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small boat for inshore

Posted: Fri Nov 04, 2005 1:04 pm
by pikey
I have a small boat , 16ft, which I use for lake fishing. I was considering buying a small sea boat for inshore fishing, but was wondering if I bought a bigger engine for the 16 footer, would this do me for inshore sea fishing as well ? I'd pretty much be skirting along the coast to a few rock marks, with only 2 people in the boat. There'd be no out over wrecks and stuff like that, and I'd be kitted out with the appropriate safety equipment.

I've seen potters out in boats not much bigger than mine, in the same area I want to fish, and just thought I'd ask this before buying a bigger boat.


Posted: Fri Nov 04, 2005 1:44 pm
by x
Hi Pikey,

16ft would be a bit small for my liking for sea fishing, but more importantly than the length, how stable is the boat? Does it have inbuilt buoancy? Is it practical to row if your engine packs up? Do you know anything about the sea in general and the waters you intend to fish in particular - like tides, current strengths, where any shoals/overfalls/tide races are etc?

Questions like these are the ones you should be asking yourself.
If you are not sure, have somebody experienced with the sea look
at the boat.

Provided you can stay afloat in a lake, you're not likely to get 'lost' - no matter which way the wind is blowing, you'll always have a lee shore in a lake in a reasonably short distance - not the same as the sea.

As for the engine, there is a limit to how much you can put on any boat. Consult the manufacturers if in doubt. You didn't mention your current engine size.

I'm not trying to put you off, but beware advice from anyone that would say 'yes to all' without knowing your boat's characteristics or the area you intend to fish.

The fact you asked the question says to me that you need experienced advice and it's good that you asked now rather than when you're up to your neck in water. If there is a fishing port, yacht club etc near you, hit them up for a few answers. Anyone there would rather be answering your questions than reading about you in the papers...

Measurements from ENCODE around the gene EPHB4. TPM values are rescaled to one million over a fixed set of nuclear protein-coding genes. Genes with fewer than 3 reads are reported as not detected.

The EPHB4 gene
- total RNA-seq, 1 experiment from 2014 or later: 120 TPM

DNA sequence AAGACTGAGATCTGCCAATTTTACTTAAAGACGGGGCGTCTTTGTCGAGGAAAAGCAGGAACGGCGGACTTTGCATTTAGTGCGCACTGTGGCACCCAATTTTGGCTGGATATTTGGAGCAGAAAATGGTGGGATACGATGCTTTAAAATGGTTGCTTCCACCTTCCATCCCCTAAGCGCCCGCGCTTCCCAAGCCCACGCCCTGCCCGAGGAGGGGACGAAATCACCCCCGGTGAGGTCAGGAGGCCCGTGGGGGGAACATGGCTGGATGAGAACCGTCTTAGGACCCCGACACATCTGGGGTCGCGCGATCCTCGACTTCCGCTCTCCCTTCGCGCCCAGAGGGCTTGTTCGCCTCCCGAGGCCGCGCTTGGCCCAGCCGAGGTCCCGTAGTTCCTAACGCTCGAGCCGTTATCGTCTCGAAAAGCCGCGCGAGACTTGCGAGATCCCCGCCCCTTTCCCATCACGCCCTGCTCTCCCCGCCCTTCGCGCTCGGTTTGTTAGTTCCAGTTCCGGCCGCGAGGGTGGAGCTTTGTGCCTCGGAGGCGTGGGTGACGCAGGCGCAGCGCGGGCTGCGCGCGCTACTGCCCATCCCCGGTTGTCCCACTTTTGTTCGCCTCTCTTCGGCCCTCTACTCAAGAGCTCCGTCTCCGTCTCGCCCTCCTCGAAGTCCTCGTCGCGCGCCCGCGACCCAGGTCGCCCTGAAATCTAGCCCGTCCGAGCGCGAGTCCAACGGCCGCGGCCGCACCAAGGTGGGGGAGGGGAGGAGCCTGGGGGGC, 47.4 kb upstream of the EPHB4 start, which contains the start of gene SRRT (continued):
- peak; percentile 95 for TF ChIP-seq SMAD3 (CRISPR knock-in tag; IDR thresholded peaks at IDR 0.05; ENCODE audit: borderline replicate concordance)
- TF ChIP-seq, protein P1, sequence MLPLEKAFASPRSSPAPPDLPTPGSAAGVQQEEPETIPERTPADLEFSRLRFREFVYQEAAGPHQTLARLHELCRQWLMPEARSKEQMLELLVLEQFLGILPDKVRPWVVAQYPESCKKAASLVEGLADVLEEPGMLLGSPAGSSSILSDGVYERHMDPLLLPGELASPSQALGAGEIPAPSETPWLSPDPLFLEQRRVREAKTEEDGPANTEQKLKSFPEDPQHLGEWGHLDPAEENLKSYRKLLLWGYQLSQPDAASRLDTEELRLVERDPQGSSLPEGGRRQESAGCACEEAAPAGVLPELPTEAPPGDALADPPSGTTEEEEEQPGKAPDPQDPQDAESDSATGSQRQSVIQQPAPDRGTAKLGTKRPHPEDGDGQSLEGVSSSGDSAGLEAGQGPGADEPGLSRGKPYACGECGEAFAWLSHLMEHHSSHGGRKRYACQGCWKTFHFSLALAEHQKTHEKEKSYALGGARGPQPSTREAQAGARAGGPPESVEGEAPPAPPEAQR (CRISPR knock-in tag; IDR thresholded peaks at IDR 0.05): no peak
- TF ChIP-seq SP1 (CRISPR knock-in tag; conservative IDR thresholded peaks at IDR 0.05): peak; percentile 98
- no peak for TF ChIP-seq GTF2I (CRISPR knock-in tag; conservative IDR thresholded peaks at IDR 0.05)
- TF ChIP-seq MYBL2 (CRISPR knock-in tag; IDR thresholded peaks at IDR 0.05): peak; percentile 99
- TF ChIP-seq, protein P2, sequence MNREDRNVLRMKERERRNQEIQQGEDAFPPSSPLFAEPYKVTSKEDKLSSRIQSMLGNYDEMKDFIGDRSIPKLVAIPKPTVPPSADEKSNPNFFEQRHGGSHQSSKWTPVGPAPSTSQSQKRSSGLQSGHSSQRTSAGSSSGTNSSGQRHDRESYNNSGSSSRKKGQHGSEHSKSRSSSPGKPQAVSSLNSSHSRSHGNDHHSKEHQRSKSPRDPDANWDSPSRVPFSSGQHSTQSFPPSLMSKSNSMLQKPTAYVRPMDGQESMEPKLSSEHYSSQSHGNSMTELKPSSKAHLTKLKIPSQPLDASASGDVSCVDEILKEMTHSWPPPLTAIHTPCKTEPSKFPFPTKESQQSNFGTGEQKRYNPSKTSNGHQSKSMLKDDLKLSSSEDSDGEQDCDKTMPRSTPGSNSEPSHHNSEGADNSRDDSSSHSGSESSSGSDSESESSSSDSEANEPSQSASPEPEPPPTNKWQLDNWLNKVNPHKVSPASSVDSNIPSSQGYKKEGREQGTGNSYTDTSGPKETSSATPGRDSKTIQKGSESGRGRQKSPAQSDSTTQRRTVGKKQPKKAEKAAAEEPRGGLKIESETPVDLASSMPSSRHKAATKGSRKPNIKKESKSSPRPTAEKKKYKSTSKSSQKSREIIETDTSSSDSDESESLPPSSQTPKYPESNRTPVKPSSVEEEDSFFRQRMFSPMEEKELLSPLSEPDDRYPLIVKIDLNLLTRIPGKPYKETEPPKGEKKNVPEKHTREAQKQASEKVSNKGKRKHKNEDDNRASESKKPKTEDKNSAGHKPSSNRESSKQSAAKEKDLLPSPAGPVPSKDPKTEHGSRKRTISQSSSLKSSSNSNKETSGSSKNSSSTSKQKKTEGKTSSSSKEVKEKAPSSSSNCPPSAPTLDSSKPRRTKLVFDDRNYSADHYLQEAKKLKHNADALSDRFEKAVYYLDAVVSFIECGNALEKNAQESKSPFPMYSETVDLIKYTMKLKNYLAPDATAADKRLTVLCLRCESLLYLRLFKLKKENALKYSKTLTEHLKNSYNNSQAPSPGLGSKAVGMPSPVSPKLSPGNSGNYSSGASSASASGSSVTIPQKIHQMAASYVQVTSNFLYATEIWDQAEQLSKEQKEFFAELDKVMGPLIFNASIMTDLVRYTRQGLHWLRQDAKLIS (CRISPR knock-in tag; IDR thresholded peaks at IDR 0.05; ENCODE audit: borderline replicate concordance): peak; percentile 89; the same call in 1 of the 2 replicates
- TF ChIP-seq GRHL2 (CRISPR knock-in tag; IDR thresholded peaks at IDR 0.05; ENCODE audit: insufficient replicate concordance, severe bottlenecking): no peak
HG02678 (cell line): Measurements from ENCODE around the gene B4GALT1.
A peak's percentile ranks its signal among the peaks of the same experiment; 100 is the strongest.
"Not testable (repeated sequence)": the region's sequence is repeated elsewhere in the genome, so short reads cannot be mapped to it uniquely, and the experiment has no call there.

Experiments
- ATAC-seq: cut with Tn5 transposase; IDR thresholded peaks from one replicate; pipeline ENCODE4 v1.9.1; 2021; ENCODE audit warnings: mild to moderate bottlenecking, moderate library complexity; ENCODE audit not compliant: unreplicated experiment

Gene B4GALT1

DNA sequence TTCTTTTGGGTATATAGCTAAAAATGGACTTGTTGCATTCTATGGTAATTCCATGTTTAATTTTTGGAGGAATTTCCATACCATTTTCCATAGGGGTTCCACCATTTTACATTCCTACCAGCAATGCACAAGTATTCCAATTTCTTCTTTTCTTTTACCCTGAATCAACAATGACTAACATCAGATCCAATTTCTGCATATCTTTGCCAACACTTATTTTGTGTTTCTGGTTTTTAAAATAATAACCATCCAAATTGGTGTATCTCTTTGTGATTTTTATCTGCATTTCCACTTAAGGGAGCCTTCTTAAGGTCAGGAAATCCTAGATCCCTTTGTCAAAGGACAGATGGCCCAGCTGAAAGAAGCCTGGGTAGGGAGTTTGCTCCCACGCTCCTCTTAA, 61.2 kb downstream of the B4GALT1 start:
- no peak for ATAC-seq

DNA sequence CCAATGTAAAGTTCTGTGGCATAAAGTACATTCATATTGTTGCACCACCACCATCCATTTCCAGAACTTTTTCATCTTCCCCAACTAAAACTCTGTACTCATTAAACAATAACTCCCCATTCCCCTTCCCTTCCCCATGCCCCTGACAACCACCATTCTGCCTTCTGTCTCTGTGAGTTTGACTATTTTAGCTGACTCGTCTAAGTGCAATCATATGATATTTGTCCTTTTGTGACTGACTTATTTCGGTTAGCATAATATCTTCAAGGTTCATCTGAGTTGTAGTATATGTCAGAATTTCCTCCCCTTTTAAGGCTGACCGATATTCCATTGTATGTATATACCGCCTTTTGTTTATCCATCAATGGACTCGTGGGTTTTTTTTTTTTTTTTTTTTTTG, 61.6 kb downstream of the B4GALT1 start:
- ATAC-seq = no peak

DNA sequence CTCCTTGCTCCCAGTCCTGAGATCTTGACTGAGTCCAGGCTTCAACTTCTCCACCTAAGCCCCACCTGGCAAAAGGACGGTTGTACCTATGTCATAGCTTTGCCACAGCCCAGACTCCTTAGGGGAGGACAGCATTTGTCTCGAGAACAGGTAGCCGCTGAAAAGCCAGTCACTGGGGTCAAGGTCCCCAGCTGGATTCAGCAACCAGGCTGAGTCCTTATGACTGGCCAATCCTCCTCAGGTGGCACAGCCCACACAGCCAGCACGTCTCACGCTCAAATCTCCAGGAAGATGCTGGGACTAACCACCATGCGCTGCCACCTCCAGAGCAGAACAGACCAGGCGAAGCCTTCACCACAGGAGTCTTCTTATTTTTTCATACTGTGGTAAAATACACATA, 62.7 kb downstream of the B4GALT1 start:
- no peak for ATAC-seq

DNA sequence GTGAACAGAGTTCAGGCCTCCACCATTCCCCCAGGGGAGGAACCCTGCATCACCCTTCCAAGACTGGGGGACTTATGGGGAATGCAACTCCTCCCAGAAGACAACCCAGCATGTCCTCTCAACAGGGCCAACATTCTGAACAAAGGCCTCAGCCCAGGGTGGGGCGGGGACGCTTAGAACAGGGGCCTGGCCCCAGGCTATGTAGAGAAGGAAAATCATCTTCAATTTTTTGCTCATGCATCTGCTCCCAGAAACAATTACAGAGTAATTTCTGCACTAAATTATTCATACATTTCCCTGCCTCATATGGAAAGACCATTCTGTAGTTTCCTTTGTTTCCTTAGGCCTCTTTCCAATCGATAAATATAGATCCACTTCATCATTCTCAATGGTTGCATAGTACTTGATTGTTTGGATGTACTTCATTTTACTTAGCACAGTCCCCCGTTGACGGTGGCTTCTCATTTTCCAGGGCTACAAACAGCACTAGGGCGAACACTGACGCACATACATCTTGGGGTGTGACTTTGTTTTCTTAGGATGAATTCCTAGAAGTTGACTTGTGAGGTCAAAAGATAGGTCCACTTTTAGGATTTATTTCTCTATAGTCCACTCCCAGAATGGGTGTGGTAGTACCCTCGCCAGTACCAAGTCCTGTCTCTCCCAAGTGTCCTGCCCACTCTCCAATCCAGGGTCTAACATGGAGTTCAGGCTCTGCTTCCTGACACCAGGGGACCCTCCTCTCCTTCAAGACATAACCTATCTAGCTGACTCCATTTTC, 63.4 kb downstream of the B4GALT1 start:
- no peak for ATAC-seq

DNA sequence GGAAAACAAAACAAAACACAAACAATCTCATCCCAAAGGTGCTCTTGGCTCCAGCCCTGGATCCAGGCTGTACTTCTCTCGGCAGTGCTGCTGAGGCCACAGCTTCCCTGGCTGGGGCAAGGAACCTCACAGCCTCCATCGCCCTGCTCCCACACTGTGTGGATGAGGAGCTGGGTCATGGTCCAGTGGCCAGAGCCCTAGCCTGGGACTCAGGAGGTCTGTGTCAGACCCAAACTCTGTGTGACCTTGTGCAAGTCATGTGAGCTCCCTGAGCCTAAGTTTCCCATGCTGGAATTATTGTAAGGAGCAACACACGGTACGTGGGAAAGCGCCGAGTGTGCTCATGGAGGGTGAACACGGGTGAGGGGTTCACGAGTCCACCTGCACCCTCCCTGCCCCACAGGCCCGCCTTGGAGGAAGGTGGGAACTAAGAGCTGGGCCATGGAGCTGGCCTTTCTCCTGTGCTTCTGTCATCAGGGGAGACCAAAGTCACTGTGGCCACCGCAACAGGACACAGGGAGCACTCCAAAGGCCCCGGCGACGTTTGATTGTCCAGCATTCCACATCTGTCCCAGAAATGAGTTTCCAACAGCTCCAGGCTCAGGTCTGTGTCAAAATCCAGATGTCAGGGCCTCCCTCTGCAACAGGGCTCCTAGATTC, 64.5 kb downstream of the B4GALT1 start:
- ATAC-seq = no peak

You can still easily get into plenty of difficulties on a lake, but the sea is a lot more dangerous. You'll probably be a lot more confident and comfortable if you get a bit of local advice.

Posted: Fri Nov 04, 2005 2:10 pm
by Woody
Hi Pikey,
Depends on your boat and where you want to go. Is it a lakeboat or an inshore boat?
I have a 20 year old O' Sullivan Marine 15ft Supersar with a 10hp engine. It is designed for inshore. It has inbuilt buoyancy and is easy to row. I am a fair weather boater and I have only really ever used it in rough weather on Lough Derg (no comparison to sea) and it handled fine. It is has been used for years to skirt around the Clare coastline and has never given any trouble (can't same the same about trailers and engines.)
Good luck with whatever you decide to do.

Posted: Fri Nov 04, 2005 2:44 pm
by pikey
Thanks for the replies lads.
To answer a few questions, I know the area and marks fairly well as I have fished it for about 6 years with a local skipper. At no point would I be more than 200 - 300 yards from shore. The engine is a Mariner 20, and I have a Seagull 4 as backup and a decent set of oars.
Also, I'm a bit of a fair weather fisherman - so I'd only consider going out on a calm day (I know the sea is unpredictable, but first sign of a swell and I'd be dust !!!)

In truth the question was just gauging opinion, I have my heart set on a wee red sea hog (£3500) with a bigger engine, using the Mariner 20 engine as back up and keeping the Seagull 4 for the lake boat with a 36lb minn kota electric as back up.

Thanks again.


Posted: Fri Nov 04, 2005 10:56 pm
by The Dirty Fecker
a 20 hp engine is a bit too big for a back up engine. You will find it will cause your boat to have a permanent lean to one side. also the bracket and more importantly, fibreglass area used to support the engine would be under serious stress that could result in cracking. it is possible the boat in question has a large transom capable of housing two engines and this is possible but you would still likely have the lean. My own boat has a 90 HP and a 9.9 HP auxillary which is also rather large and heavy and i had to do a lot of reinforcment work until i was fully happy with it hanging off the end of the boat. Most auxillaries only go up to 5 hp butin my case i needed an engine with a bit of umph as i sometimes fish a fair bit out and wanted something that could handle a choppy sea and get me home if need be. the boat is too big for a 5 hp to be effective. A 16 ft sea hog for 3500 is a very good deal. especially if you already have a working 20 HP engine. If it turned out the boats existing engine was not very reliable you could always get by with the 20 HP providing you only had 2 in the boat. Sea Hog boats are very good boats second hand for the money you will pay for them. What model is it and what engine?

Posted: Sun Nov 06, 2005 3:11 pm
by pikey
Cheers DF, so the 4 horse and the 20 horse would do then ? The 20 is a mariner, the 4 is a seagull. Not sure what the boat is as I bought it second hand and it doesn't say anywhere on it what it is, but it's a sturdy wee yoke, very steady in rough water on big lakes.